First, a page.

2) Term Extraction
We use the term selection value in our experiments for ranking terms [6].
image
where,
f is the number of documents in the collection in which term t occurs in,
N is the total number of documents in the collection, and
frt is the number of the |R| top ranked documents in which term t occurs.
3) Search Module
The search module receives the keywords to perform the search on the web. The terms extracted in the Term Extraction module is used to expand original query and finally resultant query is executed in the web browser.
All extracted terms (generated by the term extraction) are presented as a suggestion to user. As per interest the user has to select the terms to be augmented to the original query for achieving the query expansion.

AUTOMATIC RELEVANCE CALCULATION OF WEB SEARCH ENGINE’S RESULTS

Relevance feedback method which involves human interaction for measuring the information retrieval effectiveness of World Wide Web search engines is costly and time consuming. In this work proposed system’s performance is measured automatically. Original query and expanded query are submitted to web search engine. After this the top 10 search results returned by search engines. The content of these retrieved pages, if the pages are available, are downloaded and saved to build a separate document collection, or Web abstraction. In this process unreached-links are considered as useless resource. In this work terminologies are considered as appropriate representative of domain, hence can be used to judge the relevancy of document. The downloaded pages are all translated to plain text (ASCII) representation and non-word tokens, such as page structure information (e.g., HTML, pdf, ps tags), are deleted. After these preprocessing, documents are classified as relevant or non-relevant based on the terminologies built in context modeling module. Similarity matching between terms from terminologies and documents is performed by employing support vector machine (SVM). According to this similarity score documents will be ranked.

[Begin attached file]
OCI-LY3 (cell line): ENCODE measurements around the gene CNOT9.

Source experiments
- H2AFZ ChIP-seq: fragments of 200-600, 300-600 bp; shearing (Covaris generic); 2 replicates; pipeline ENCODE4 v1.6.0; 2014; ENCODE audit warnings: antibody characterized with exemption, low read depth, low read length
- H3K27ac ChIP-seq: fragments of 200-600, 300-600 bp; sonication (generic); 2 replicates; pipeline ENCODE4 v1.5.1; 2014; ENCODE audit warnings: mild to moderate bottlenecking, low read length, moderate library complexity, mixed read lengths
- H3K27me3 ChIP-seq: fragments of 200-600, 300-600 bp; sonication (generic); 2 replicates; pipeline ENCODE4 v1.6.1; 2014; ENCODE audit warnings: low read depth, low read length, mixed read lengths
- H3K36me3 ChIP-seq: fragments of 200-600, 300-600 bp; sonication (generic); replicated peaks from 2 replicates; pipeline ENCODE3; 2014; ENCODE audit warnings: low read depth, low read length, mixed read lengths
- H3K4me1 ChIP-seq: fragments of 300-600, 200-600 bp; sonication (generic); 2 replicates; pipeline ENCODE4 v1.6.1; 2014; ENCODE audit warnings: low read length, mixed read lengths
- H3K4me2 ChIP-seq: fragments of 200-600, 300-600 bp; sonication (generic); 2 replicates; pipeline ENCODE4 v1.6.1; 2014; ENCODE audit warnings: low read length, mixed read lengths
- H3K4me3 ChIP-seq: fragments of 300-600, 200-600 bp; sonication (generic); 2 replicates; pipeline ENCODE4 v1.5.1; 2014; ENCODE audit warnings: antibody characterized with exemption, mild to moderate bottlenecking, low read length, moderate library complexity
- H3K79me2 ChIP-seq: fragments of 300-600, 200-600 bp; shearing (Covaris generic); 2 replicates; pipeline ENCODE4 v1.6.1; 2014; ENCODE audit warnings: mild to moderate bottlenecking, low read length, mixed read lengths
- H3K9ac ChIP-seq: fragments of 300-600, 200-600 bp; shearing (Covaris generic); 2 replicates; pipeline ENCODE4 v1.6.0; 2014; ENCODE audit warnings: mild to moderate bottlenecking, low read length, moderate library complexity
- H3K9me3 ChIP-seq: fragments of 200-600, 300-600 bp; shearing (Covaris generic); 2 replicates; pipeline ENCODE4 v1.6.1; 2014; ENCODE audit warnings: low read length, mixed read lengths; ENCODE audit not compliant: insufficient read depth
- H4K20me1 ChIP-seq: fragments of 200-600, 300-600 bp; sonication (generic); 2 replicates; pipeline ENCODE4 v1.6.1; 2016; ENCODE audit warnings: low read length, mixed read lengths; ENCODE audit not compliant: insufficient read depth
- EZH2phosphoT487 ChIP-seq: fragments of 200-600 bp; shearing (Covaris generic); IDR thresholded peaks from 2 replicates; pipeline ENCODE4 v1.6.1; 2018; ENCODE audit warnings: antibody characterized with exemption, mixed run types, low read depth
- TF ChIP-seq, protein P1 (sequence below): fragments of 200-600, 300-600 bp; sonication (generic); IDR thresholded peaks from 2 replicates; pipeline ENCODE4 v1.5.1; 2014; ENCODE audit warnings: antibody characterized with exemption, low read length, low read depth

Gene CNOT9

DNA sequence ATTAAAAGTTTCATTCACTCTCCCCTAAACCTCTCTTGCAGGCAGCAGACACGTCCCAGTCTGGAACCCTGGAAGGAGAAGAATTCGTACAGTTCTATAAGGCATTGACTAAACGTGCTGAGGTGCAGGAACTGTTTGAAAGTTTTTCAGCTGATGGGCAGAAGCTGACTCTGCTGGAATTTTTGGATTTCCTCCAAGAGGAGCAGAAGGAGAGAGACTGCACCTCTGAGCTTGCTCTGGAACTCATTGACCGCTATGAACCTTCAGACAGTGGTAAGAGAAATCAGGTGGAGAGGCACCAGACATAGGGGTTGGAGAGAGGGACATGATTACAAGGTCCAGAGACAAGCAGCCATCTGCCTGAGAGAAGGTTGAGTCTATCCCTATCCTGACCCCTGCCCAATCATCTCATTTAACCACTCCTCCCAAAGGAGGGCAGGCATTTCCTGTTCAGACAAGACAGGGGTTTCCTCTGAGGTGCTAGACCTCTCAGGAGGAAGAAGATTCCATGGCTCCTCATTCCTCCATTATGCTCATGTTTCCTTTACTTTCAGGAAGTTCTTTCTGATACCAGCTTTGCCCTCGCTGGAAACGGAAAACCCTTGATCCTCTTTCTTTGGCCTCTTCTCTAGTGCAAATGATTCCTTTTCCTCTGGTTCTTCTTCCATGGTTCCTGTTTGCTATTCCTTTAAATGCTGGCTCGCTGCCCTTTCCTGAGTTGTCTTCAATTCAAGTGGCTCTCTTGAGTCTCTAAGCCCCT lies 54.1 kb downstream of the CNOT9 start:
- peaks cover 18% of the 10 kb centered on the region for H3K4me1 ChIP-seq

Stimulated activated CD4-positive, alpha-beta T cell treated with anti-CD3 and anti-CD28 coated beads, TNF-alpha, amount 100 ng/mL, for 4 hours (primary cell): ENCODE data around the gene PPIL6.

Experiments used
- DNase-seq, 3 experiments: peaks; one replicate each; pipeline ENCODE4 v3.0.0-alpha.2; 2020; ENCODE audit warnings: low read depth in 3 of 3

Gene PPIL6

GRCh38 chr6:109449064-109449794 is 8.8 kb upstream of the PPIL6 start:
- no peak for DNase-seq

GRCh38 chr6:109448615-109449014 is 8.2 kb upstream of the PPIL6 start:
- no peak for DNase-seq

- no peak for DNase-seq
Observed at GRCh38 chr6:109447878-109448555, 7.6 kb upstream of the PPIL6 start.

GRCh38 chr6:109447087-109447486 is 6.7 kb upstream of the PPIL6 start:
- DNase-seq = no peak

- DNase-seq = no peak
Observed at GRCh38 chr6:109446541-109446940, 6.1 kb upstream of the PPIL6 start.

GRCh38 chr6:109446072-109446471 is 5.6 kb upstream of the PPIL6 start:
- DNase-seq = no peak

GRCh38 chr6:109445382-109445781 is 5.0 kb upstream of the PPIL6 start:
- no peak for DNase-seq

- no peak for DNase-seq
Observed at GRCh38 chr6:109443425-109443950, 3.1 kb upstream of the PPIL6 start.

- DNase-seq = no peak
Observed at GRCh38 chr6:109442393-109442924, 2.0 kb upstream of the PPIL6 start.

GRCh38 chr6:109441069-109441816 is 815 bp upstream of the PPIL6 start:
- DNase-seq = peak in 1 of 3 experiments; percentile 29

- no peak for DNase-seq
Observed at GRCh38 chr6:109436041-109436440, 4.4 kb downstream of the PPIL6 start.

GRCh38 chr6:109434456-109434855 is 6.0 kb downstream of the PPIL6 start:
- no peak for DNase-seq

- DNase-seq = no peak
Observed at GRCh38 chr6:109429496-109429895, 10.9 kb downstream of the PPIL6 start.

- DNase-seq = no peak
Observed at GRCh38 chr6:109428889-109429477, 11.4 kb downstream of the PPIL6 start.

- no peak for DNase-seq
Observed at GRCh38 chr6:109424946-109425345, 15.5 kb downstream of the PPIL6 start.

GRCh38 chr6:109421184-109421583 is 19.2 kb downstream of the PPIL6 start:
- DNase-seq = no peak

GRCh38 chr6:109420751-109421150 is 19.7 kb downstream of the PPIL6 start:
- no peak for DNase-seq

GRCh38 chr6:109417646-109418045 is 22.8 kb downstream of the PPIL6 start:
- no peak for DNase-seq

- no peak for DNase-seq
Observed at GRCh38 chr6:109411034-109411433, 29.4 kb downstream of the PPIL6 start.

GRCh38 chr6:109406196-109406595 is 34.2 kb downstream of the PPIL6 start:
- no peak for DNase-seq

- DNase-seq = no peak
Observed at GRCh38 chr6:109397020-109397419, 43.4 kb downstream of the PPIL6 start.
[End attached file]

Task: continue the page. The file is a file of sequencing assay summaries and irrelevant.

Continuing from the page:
Three metrics are used to analyze the search results: first 10, search length and rank correlation. Precision is a metric commonly used in information retrieval and represents the fraction of retrieved documents that all relevant to user’s information need. The different amounts of relevant information found in each document is not considered by the binary judgment of relevance(i.e. 0 for irrelevant and 1 for relevant document). The full precision metric considers the total amount of relevant information identified in the first 10 results, through the use of a Similarity score. The lower score implies that the result has no relevance and value the higher value indicates high relevance.
The search length is the second metric, which reflects the number of non-relevant documents that the automated system must evaluate until identifying a certain number of consecutive documents that are considered relevant. Therefore, lower values imply less effort to find relevant results. The search length is defined as the number of documents evaluated until two consecutive results were found with the value of relevance greater than or equal to three. The last metric is rank correlation which intends to correlate the rank order assigned by the search engine and the automatic relevance judgment, where the results are sorted in descending order of relevance. The correlation between the relevance of search results and the ideal prioritization is higher means the search tool is more effective.

CONCLUSION

The use of terminology, shared resources and query expansion can be considered to implement contextualization. Shared resources are compared with original query to rank document according to the higher similarity with query term. Then from top ranked documents terms are assigned weight to select most relevant terms for query expansion. The relevant terms are presented to user and then user will choose terms for formulating original query. These expanded query bridges the gap between user’s information need and traditional information search.
This works also introduced automatic performance evaluation of context sensitive information system. For these terminologies from context modeling module is used to categorize relevant and non-relevant documents. Therefore user is no more involved in relevance judgments.

Figures at a glance

Figure 1
Figure 1

References